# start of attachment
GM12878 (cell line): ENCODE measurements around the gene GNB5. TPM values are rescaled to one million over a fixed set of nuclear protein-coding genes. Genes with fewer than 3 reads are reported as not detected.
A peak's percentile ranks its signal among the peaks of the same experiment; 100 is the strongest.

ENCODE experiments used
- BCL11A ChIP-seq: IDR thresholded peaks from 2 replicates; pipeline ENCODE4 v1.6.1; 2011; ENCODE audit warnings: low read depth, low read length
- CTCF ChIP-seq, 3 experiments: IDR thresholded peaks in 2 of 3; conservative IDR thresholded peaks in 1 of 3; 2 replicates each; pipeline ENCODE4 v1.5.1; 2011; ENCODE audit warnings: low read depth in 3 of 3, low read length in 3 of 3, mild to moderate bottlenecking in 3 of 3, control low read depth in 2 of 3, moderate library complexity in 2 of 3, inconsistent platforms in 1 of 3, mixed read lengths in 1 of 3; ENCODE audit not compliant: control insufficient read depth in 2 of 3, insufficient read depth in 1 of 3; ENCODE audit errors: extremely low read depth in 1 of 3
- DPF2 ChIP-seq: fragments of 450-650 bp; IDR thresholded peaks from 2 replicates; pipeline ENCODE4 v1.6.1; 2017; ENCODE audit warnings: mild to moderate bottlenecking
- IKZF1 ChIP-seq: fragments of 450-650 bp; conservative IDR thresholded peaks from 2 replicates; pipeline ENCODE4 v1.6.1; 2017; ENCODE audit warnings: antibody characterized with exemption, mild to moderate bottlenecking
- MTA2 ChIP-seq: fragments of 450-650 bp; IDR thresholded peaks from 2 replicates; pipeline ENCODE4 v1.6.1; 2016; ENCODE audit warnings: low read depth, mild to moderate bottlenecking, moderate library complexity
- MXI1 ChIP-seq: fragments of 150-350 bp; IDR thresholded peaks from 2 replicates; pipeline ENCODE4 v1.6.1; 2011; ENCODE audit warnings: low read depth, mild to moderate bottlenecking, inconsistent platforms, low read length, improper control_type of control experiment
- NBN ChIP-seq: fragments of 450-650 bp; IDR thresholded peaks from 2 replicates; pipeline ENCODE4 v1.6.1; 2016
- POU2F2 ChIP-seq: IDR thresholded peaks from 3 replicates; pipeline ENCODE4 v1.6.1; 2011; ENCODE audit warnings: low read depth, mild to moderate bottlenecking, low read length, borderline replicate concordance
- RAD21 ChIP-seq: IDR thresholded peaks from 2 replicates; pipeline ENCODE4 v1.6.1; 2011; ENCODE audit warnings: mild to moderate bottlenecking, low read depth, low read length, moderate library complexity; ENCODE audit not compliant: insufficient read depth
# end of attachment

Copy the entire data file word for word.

GM12878 (cell line): ENCODE measurements around the gene GNB5. TPM values are rescaled to one million over a fixed set of nuclear protein-coding genes. Genes with fewer than 3 reads are reported as not detected.
A peak's percentile ranks its signal among the peaks of the same experiment; 100 is the strongest.

ENCODE experiments used
- BCL11A ChIP-seq: IDR thresholded peaks from 2 replicates; pipeline ENCODE4 v1.6.1; 2011; ENCODE audit warnings: low read depth, low read length
- CTCF ChIP-seq, 3 experiments: IDR thresholded peaks in 2 of 3; conservative IDR thresholded peaks in 1 of 3; 2 replicates each; pipeline ENCODE4 v1.5.1; 2011; ENCODE audit warnings: low read depth in 3 of 3, low read length in 3 of 3, mild to moderate bottlenecking in 3 of 3, control low read depth in 2 of 3, moderate library complexity in 2 of 3, inconsistent platforms in 1 of 3, mixed read lengths in 1 of 3; ENCODE audit not compliant: control insufficient read depth in 2 of 3, insufficient read depth in 1 of 3; ENCODE audit errors: extremely low read depth in 1 of 3
- DPF2 ChIP-seq: fragments of 450-650 bp; IDR thresholded peaks from 2 replicates; pipeline ENCODE4 v1.6.1; 2017; ENCODE audit warnings: mild to moderate bottlenecking
- IKZF1 ChIP-seq: fragments of 450-650 bp; conservative IDR thresholded peaks from 2 replicates; pipeline ENCODE4 v1.6.1; 2017; ENCODE audit warnings: antibody characterized with exemption, mild to moderate bottlenecking
- MTA2 ChIP-seq: fragments of 450-650 bp; IDR thresholded peaks from 2 replicates; pipeline ENCODE4 v1.6.1; 2016; ENCODE audit warnings: low read depth, mild to moderate bottlenecking, moderate library complexity
- MXI1 ChIP-seq: fragments of 150-350 bp; IDR thresholded peaks from 2 replicates; pipeline ENCODE4 v1.6.1; 2011; ENCODE audit warnings: low read depth, mild to moderate bottlenecking, inconsistent platforms, low read length, improper control_type of control experiment
- NBN ChIP-seq: fragments of 450-650 bp; IDR thresholded peaks from 2 replicates; pipeline ENCODE4 v1.6.1; 2016
- POU2F2 ChIP-seq: IDR thresholded peaks from 3 replicates; pipeline ENCODE4 v1.6.1; 2011; ENCODE audit warnings: low read depth, mild to moderate bottlenecking, low read length, borderline replicate concordance
- RAD21 ChIP-seq: IDR thresholded peaks from 2 replicates; pipeline ENCODE4 v1.6.1; 2011; ENCODE audit warnings: mild to moderate bottlenecking, low read depth, low read length, moderate library complexity; ENCODE audit not compliant: insufficient read depth